Rococo by Eva Gesine Baur

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Synopsis

The dramatic style of the 18th century   Emerging out of Baroque as a more relaxed style, Rococo was dominant in interiors, decorative art, and painting throughout Europe in the 18th century. With sentiment and emotion prevailing over reason, Rococo was a dramatic and theatrical style. In the Parisian art world, gallant scenes by Watteau, Boucher and Fragonard predominated, along with the delicate still lifes and genre paintings of Chardin. In Venice, we find the magnificent cityscapes and veduta of Canaletto and Guardi, along with Tiepolo’s brilliantly illuminated ceiling frescos. London society celebrated portraitists of stature such as Hogarth, Gainsborough, and Reynolds, while in Southern Germany and Austria, pious images of celestial serenity created by Asam and Troger spanned the church ceilings.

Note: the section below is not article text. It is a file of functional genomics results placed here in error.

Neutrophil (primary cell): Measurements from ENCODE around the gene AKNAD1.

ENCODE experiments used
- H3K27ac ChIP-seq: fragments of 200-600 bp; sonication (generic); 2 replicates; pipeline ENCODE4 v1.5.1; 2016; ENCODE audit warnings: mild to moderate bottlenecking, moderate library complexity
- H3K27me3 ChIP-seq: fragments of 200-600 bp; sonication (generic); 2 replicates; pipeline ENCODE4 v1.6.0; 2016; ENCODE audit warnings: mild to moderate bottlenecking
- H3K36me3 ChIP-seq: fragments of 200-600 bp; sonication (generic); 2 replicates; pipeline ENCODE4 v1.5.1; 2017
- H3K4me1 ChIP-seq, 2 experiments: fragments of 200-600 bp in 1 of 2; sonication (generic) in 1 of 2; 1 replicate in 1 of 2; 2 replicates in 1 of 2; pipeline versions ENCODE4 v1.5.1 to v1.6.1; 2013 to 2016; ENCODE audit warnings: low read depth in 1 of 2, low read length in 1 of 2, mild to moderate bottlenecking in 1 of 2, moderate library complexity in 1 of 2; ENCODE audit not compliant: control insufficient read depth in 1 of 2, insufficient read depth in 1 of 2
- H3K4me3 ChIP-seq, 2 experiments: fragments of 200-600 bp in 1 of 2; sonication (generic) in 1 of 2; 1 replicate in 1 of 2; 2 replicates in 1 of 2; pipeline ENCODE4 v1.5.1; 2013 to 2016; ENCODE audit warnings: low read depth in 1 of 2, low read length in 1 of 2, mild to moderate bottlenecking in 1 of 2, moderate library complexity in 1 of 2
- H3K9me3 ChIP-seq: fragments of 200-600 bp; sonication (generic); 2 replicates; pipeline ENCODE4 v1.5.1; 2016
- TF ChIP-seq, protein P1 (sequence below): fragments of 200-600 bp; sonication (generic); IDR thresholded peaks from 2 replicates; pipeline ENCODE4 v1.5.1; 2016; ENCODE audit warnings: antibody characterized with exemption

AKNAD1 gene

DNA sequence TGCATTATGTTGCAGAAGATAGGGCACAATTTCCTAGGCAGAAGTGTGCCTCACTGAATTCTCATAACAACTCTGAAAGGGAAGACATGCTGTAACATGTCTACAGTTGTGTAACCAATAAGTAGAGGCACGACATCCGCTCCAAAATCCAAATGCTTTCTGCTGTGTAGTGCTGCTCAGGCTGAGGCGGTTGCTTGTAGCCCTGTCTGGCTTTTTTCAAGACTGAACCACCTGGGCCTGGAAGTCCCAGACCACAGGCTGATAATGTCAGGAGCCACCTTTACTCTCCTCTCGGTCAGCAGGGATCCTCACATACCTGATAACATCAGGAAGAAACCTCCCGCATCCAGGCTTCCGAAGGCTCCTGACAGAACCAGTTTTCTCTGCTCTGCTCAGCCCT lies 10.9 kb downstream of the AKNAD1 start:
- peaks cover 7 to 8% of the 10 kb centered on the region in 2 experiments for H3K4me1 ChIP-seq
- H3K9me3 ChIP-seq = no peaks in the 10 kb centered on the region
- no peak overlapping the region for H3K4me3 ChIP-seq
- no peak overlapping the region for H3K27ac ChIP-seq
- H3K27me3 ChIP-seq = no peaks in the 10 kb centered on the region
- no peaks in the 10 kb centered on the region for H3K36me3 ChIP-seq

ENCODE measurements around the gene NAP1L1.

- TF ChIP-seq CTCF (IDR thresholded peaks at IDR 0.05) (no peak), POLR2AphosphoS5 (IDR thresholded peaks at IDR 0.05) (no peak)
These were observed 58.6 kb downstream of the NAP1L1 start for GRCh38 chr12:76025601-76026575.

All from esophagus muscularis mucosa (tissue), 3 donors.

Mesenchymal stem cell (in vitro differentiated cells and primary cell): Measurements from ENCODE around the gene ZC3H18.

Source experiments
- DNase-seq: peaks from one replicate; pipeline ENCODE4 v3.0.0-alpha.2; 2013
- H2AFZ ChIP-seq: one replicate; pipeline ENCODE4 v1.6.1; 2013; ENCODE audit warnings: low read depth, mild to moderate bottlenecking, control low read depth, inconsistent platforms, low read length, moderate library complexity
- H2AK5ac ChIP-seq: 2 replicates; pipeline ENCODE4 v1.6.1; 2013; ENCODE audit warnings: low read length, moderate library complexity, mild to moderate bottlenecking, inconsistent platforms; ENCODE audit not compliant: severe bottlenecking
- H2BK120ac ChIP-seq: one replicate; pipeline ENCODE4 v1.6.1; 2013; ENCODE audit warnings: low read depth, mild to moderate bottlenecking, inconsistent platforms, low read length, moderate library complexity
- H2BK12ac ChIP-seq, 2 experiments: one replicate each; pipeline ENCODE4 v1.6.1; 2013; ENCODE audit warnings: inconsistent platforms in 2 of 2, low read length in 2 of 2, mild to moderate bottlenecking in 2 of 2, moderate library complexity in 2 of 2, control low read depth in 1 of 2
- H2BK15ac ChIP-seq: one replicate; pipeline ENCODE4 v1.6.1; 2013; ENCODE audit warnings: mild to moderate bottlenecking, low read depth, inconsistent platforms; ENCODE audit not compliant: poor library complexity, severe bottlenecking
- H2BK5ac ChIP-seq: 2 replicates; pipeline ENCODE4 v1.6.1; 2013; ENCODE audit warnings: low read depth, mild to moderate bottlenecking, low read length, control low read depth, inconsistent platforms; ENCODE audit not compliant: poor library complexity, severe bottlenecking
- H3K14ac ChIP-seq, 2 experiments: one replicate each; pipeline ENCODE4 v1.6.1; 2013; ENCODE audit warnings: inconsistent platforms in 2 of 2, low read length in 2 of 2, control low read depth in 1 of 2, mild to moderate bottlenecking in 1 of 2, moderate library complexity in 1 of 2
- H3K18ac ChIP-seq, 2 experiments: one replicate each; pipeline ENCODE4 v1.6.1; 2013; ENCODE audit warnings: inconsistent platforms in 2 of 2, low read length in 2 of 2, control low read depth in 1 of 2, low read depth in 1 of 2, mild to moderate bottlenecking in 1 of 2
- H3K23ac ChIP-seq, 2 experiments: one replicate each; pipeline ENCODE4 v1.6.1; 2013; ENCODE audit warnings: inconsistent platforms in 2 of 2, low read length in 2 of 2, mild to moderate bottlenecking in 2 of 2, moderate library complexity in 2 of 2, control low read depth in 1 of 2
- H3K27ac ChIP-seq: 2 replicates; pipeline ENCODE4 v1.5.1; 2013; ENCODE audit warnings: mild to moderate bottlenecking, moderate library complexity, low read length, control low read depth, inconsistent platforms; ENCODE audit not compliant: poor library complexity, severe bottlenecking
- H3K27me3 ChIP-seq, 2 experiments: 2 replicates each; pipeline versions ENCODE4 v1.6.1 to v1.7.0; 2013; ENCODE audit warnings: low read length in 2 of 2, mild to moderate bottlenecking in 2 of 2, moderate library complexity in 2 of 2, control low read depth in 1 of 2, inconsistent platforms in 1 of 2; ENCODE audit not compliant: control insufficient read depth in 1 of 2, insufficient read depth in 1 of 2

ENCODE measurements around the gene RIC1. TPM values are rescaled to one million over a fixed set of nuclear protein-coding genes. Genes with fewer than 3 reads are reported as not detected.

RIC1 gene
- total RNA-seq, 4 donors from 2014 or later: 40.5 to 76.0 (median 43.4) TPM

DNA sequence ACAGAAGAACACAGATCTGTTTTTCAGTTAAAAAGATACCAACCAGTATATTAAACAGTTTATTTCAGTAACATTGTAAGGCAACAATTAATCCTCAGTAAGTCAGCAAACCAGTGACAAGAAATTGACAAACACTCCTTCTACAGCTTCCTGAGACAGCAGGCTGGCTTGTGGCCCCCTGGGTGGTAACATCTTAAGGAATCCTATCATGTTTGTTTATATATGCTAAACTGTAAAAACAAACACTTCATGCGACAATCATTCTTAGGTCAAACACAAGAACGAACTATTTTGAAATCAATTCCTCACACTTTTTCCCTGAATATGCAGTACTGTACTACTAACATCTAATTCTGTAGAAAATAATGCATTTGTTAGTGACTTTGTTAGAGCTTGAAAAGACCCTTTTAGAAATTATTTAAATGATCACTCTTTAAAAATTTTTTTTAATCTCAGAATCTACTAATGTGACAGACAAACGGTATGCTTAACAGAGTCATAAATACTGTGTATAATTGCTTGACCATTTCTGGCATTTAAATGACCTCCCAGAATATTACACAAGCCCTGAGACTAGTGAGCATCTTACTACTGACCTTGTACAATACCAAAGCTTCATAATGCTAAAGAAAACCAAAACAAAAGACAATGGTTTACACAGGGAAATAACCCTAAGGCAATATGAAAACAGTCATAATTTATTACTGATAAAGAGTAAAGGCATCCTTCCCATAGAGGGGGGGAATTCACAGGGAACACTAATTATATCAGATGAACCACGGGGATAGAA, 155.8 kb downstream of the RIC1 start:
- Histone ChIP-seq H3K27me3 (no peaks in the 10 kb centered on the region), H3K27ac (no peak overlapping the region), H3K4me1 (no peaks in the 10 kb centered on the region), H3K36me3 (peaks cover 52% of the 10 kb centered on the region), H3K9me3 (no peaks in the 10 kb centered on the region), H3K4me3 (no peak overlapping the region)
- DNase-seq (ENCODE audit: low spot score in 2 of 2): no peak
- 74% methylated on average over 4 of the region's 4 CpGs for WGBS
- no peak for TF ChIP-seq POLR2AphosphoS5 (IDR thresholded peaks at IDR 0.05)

Artists featured among others: François Boucher, Canaletto, Rosalba Carriera, Jean-Baptiste Siméon Chardin, John Singleton Copley, Jean-Honoré Fragonard, Thomas Gainsborough, Francisco de Goya, Francesco Guardi, William Hogarth, Angelika Kauffmann, Nicolas Lancret, Maurice Quentin de La Tour, Thomas Lawrence, Jean-Marc Nattier the Younger, Giovanni Battista Piazzetta, Joshua Reynolds, Johann Heinrich Tischbein, Giovanni Battista Tiepolo, Jean-Antoine Watteau, Joseph Wright   About the Series:
Each book in TASCHEN's Basic Genre Series features: a detailed illustrated introduction plus a timeline of the most important political, cultural and social events that took place during that period a selection of the most important works of the epoch, each of which is presented on a 2-page spread with a full-page image and with an interpretation of the respective work, plus a portrait and brief biography of the artist approximately 100 colour illustrations with explanatory captions
 

About Eva Gesine Baur

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Published January 1, 2007 by Taschen. 96 pages
Genres: History, Arts & Photography.